The Utah Museum of Contemporary Art’s (UMOCA) Main Gallery exhibition, Desire Lines, went up on Jan. 26. The show explores representations of the erosion that living beings exact onto the landscape via creating pathways. Of 15 total, Desire Lines features three local artists, Jane Christensen, Janell James and Kelly Larsen, who discuss their participation in the show.
SLUG: Please tell us some background about you as an artist and your present artistic practice.
Jane Christensen: After moving to Utah from New York City, I was disoriented by the silence and the absence of people. While floating somewhere between reality and fiction, I became enchanted by the endless desert. I felt as though I was entranced in a surreal dream sequence I had maybe seen when watching an old film on Turner Classic Movies with my dad growing up. In recent paintings and photos, I have been thinking about the relationship people have with location and how an individuals’ psychology might reflect onto an environment. In 2017, I graduated with my BFA in Studio Art from BYU, and currently live and work in Provo.
SLUG: How does your work in the show represent the landscape?
Christensen: My photo series Escapes is about creating locations to escape to and what might be discovered along the way. I think about how we construct our own fantasies of where we would like to go to get clarity or go to have an experience away from the everyday.
SLUG: Specifically regarding the definition of desire lines being paths created by human- or animal-footfall traffic, how does your work respond to that idea?
Christensen: The photos are more in favor of a deliberate and conscious choice to create your own path rather than an automatic agreement to walk along a prescribed trail. My work embraces the inevitable clunkiness of creating your own path.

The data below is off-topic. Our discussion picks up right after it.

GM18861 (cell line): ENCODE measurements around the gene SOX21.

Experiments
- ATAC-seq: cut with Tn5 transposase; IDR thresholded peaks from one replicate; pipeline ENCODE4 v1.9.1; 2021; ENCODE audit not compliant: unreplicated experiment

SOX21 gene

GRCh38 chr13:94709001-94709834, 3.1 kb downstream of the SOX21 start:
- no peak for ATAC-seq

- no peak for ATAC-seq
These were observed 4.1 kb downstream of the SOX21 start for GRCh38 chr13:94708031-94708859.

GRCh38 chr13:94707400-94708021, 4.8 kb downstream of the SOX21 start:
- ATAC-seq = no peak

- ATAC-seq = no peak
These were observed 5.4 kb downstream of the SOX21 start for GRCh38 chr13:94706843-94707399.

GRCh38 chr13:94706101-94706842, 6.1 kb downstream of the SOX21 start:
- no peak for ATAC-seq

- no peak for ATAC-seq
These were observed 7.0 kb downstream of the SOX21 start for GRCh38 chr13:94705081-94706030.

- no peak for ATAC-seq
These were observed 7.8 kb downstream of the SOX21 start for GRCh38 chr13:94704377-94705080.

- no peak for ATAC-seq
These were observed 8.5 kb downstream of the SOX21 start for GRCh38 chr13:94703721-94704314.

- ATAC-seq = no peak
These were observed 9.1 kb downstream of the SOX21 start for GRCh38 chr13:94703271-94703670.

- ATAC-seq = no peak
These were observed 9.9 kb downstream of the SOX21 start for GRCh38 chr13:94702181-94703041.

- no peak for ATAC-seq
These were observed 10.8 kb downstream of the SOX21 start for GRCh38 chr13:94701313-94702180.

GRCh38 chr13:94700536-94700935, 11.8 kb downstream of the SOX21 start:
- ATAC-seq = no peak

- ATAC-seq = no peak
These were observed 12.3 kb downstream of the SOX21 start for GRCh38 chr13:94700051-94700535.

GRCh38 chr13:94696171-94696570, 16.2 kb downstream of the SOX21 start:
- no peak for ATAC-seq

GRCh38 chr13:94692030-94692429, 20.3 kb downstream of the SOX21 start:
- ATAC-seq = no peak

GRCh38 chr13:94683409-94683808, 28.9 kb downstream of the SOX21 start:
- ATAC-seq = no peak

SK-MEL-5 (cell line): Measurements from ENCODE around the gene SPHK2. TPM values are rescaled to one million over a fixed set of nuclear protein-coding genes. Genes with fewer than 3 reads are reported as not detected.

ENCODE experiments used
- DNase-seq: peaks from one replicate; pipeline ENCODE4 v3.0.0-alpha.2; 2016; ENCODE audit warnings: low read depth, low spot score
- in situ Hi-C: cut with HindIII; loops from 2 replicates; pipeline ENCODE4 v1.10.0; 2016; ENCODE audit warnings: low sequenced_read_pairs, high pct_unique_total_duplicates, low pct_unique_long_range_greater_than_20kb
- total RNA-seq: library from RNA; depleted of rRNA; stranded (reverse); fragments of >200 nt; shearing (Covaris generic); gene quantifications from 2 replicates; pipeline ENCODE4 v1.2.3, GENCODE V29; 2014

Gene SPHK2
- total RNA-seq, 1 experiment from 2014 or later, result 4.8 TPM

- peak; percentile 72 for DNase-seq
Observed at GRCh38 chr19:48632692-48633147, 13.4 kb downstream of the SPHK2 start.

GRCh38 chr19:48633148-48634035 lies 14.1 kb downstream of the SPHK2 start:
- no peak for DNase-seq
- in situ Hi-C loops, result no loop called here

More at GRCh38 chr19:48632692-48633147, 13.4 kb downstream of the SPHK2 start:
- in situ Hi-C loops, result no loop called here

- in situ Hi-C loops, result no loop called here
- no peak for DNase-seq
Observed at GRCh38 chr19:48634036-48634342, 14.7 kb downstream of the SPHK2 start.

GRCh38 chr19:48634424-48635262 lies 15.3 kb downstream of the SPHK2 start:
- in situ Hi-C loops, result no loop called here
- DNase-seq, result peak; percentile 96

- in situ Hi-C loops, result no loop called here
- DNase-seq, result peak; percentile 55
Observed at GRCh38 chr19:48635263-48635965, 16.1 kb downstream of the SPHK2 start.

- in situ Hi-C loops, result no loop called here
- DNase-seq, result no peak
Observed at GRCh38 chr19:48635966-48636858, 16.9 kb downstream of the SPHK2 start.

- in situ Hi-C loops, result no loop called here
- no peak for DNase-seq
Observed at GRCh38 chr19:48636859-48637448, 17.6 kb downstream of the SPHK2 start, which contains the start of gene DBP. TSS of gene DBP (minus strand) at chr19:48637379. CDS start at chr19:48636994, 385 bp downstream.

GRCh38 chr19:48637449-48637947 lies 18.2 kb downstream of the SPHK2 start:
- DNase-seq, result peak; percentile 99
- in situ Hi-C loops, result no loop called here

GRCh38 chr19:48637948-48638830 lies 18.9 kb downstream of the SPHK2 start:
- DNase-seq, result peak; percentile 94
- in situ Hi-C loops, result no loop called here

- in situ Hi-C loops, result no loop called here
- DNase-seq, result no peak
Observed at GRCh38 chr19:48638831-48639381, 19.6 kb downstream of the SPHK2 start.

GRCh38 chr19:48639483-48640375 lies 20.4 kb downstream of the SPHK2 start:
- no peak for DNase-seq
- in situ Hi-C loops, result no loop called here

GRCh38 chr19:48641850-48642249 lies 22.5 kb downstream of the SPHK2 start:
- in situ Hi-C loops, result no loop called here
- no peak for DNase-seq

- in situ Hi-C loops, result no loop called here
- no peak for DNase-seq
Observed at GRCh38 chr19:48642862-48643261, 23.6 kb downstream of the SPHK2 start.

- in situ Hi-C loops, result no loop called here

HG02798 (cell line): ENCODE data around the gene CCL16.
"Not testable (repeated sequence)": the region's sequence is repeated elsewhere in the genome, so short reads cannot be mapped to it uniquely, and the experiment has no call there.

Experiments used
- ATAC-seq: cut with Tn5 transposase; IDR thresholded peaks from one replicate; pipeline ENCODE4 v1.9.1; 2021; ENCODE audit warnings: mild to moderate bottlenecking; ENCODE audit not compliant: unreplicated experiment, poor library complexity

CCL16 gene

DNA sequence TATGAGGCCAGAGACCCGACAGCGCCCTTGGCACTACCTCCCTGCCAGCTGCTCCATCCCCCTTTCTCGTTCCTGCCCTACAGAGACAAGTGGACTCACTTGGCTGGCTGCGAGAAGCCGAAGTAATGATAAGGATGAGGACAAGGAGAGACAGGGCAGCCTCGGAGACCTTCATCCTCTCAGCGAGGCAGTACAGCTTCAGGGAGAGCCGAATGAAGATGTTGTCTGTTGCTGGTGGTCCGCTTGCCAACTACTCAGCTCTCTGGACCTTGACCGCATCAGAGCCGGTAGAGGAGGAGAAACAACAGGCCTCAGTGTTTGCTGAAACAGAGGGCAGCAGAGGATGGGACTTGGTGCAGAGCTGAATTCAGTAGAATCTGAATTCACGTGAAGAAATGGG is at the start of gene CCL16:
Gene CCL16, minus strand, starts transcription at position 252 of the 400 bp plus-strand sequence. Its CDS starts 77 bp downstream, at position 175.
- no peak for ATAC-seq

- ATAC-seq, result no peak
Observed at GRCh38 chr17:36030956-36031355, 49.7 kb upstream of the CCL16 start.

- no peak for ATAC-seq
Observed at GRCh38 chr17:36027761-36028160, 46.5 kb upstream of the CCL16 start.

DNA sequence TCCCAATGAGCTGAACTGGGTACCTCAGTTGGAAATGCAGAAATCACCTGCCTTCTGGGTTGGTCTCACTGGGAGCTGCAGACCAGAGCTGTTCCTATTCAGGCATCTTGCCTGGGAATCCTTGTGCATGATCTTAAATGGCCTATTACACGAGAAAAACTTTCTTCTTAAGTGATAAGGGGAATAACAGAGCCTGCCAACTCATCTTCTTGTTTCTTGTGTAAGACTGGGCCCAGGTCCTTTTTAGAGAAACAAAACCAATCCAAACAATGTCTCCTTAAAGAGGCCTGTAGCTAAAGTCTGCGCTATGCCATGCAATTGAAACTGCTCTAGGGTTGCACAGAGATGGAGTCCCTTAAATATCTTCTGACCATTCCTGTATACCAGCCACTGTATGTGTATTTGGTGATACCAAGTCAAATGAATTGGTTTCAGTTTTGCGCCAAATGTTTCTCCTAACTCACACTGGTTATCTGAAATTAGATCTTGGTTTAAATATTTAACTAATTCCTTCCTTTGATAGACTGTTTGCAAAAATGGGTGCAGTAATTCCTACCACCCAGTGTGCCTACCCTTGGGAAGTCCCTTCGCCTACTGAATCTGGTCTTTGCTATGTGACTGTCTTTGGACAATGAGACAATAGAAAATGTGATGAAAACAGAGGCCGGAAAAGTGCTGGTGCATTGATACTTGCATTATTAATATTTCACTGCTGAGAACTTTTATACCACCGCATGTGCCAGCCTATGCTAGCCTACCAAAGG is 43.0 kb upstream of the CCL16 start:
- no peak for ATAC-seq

SLUG: What mediums do you employ for your pieces? Why did you choose them?
Christensen: I chose to make this series by digitally collaging multiple photographs to create a single landscape image. Images in this series are meant to reference postcards and are 4” x 6”. I’m interested in how the images, at a glance, may seem like an ordinary landscape but soon fall apart as you look closer. I also like the idea of these photos as a “Wish you were here.”
SLUG: What challenges did you face in creating your work for this show, and how did you respond to them?
Christensen: Working on this series helped me let go of a lot of rigidity. In previous work, I felt like I needed to adhere to a lot of structure. This series helped me to reconcile some of my perfectionistic tendencies and grow into a new kind of vulnerability.
SLUG: Given the politicized state of the Utah landscape in light of Bears Ears National Monument and the conversations happening around the landscape, how might your work comment on or participate in that dialogue?
Christensen: During this time, I worry about the disconnection I have and most of us have from our environment. Making work about the landscape helps pull me away from the unrelenting flatness of our devices and the virtual. The lack of protection and care we have for our environment is a tragedy.
SLUG: Besides Desire Lines, how may people see/find your work, whether online, in person or otherwise?
Christensen: Website: jane-christensen.com.
Desire Lines is at UMOCA (20 S. West Temple) through May 26. For more information, go to utahmoca.org.